- Lyon, R.H. A Sound Guide to Product Acceptance, Available online: http://www.aip.org/tip/INPHFA/vol-4/iss-1/p50.pdf (accessed on 30 March 2013).
- Frewer, L.; Scholderer, J.; Lambert, N. Consumer acceptance of functional foods: Issues for the future. Br. Food J. 2003, 105, 714–731. [Google Scholar] [CrossRef]
- Verbeke, W.; Vanhonacker, F.; Frewer, L.J.; Sioen, I.; de Henauw, S.; van Camp, J. Communicating risks and benefits from fish consumption: Impact on Belgian consumers’ perception and intention to eat fish. Risk Anal. 2008, 28, 951–967. [Google Scholar]
- Frewer, L.J.; Howard, C.; Shepherd, R. Genetic engineering and food: What determines consumer acceptance? Br. Food J. 1995, 97, 31–36. [Google Scholar] [CrossRef]
- Greenhalgh, T.; Robert, G.; Bate, P.; Macfarlane, F.; Kyriakidou, O. Diffusion of Innovations in Health Service Organisations; Blackwell Publishing Ltd.: Mississauga, ON, Canada, 2005. [Google Scholar]
- Caselli, F.; Ventura, J. A representative consumer theory of distribution. Am. Econ. Rev. 2000, 90, 909–926. [Google Scholar] [CrossRef]
- Diewert, W.E. Hedonic Regressions. A Consumer Theory Approach; University of Chicago Press: Chicago, IL, USA, 2003. [Google Scholar]
- Kronenberg, T. Finding common ground between ecological economics and post-Keynesian economics. Ecol. Econ. 2010, 69, 1488–1494. [Google Scholar] [CrossRef]
- Gualerzi, D. Growth Theory, Structural Dynamics and the Analysis of Consumption. In Structural Dynamics and Economic Growth; Arena, R., Porta, P.L., Eds.; Cambridge University Press: Cambridge, UK, 2012; pp. 181–203. [Google Scholar]
- Mahajan, V. Models for Innovation Diffusion; Sage Publications, Inc: Thousand Oaks, CA, USA, 1985; Volume 48. [Google Scholar]
- Sultan, F.; Farley, J.U.; Lehmann, D.R. A meta-analysis of applications of diffusion models. J. Mark. Res. 1990, 27, 70–77. [Google Scholar] [CrossRef]
- Lee, T.T. Nurses adoption of technology: Application of Rogers innovation-diffusion model. Appl. Nurs. Res. 2004, 17, 231–238. [Google Scholar]
- Rogers, E.M. Diffusion of Innovations; Free Press: New York, NY, USA, 1995. [Google Scholar]
- Fishbein, M. A theory of reasoned action: Some applications and implications. Nebr. Symp. Motiv. 1980, 27, 65–116. [Google Scholar]
- Sheppard, B.H.; Hartwick, J.; Warshaw, P.R. The theory of reasoned action: A meta-analysis of past research with recommendations for modifications and future research. J. Consum. Res. 1988, 15, 325–343. [Google Scholar]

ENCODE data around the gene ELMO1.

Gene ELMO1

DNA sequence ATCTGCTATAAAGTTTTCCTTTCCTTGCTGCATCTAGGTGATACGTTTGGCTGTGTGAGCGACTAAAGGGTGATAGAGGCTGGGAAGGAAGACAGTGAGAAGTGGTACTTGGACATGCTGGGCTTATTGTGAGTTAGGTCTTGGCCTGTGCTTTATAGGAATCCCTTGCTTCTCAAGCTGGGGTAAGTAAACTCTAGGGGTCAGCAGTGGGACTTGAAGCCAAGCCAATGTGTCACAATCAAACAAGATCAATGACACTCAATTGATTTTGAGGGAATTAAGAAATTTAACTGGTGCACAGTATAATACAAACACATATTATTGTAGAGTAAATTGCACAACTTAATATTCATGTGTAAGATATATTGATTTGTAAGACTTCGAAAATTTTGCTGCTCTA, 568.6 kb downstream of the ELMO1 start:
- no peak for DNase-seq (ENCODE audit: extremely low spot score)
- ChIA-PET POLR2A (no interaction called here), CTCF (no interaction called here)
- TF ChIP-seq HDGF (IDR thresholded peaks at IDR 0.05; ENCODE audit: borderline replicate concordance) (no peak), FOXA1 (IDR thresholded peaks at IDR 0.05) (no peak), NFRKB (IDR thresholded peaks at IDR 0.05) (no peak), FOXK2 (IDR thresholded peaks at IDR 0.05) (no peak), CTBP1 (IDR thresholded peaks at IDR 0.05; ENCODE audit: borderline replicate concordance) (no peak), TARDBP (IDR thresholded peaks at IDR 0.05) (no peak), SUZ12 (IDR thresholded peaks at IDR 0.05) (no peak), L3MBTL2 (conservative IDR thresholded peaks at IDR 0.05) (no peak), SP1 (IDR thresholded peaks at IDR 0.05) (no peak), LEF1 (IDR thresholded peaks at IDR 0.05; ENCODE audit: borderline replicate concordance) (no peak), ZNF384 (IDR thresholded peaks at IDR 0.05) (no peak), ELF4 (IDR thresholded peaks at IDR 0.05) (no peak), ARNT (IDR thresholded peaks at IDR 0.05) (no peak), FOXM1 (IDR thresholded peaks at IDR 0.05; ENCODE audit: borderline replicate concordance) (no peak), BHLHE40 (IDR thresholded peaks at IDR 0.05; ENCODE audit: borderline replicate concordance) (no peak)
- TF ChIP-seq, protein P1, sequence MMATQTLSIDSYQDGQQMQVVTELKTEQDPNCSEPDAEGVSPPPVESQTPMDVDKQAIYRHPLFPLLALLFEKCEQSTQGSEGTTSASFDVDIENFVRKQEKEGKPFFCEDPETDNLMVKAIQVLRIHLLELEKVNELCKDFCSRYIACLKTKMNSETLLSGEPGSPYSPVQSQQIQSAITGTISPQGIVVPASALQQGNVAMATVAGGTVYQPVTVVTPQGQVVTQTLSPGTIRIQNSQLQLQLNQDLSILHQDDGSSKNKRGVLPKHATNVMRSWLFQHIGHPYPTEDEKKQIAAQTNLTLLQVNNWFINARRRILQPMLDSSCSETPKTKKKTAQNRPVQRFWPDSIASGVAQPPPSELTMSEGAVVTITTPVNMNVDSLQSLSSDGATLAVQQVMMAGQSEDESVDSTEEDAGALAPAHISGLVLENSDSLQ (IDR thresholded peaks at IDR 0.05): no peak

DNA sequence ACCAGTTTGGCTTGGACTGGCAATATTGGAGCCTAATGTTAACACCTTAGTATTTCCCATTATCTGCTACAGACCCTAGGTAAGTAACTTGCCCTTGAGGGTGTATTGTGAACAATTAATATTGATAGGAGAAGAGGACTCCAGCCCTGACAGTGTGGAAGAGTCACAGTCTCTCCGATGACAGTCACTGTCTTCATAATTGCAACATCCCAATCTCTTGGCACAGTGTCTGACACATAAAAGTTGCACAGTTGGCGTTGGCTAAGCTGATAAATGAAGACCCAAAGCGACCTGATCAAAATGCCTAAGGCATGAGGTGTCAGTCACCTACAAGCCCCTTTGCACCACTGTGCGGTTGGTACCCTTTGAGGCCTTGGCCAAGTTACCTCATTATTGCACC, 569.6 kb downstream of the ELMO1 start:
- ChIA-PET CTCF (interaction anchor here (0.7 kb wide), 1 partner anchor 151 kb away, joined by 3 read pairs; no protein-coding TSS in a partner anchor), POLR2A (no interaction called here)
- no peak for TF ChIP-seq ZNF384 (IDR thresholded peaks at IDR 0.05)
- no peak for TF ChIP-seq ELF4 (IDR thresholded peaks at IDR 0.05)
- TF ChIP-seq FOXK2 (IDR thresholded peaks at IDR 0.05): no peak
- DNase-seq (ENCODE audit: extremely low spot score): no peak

- Millstein, S.G. Utility of the theories of reasoned action and planned behavior for predicting physician behavior: A prospective analysis. Health Psychol. 1996, 15, 398–402. [Google Scholar] [CrossRef]
- Hausenblas, H.A.; Carron, A.V.; Mack, D.E. Application of the theories of reasoned action and planned behavior to exercise behavior: A meta-analysis. J. Sport Exerc. Psychol. 1997, 19, 36–51. [Google Scholar]
- Chang, M.K. Predicting unethical behavior: A comparison of the theory of reasoned action and the theory of planned behavior. J. Bus. Ethics 1998, 17, 1825–1834. [Google Scholar] [CrossRef]
- Belleau, B.D.; Summers, T.A.; Xu, Y.; Pinel, R. Theory of reasoned action. Cloth. Text. Res. J. 2007, 25, 244–257. [Google Scholar]
- Jaccard, J. The reasoned action model directions for future research. Ann. Amer. Acad. Polit. Soc. Sci. 2012, 640, 58–80. [Google Scholar] [CrossRef]
- Vermeir, I.; Verbeke, W. Sustainable food consumption among young adults in Belgium: Theory of planned behaviour and the role of confidence and values. Ecol. Econ. 2008, 64, 542–553. [Google Scholar]
- Barker, M.; Swift, J.A. The application of psychological theory to nutrition behaviour change. Proc. Nutr. Soc. 2009, 68, 205–209. [Google Scholar]
- Kasper, J.; Koepke, S.; Fischer, K.; Schaeffler, N.; Backhus, I.; Solari, A.; Heesen, C. Applying the theory of planned behaviour to multiple sclerosis patients decisions on disease modifying therapy questionnaire concept and validation. BMC Med. Inform. Decis. Mak. 2012, 12. [Google Scholar] [CrossRef]
- Cote, F.; Gagnon, J.; Houme, P.K.; Abdeljelil, A.B.; Gagnon, M.P. Using the theory of planned behaviour to predict nurses’ intention to integrate research evidence into clinical decision-making. J. Adv. Nurs. 2012, 10, 2289–2298. [Google Scholar]
- Bandura, A. Health promotion from the perspective of social cognitive theory. Psychol. Health 1998, 13, 623–649. [Google Scholar] [CrossRef]
- Alkire, S. Subjective quantitative studies of human agency. Soc. Indic. Res. 2005, 74, 217–260. [Google Scholar] [CrossRef]
- Yoo, S.J.; Han, S.H.; Huang, W.H. The roles of intrinsic motivators and extrinsic motivators in promoting e-learning in the workplace: A case from South Korea. Comput. Hum. Behav. 2012, 28, 942–950. [Google Scholar] [CrossRef]
- Jang, Y.; Yoo, H. Self-management programs based on the Social Cognitive Theory for Koreans with chronic diseases: A systematic review. Contemp. Nurse 2012, 40, 147–159. [Google Scholar] [CrossRef]
- Bandura, A. Social cognitive theory in cultural context. Appl. Psychol. 2002, 51, 269–290. [Google Scholar] [CrossRef]
- Williams, G.C.; Deci, E.L. Internalization of biopsychosocial values by medical students: A test of self-determination theory. J. Pers. Soc. Psychol. 1996, 70, 767–779. [Google Scholar] [CrossRef]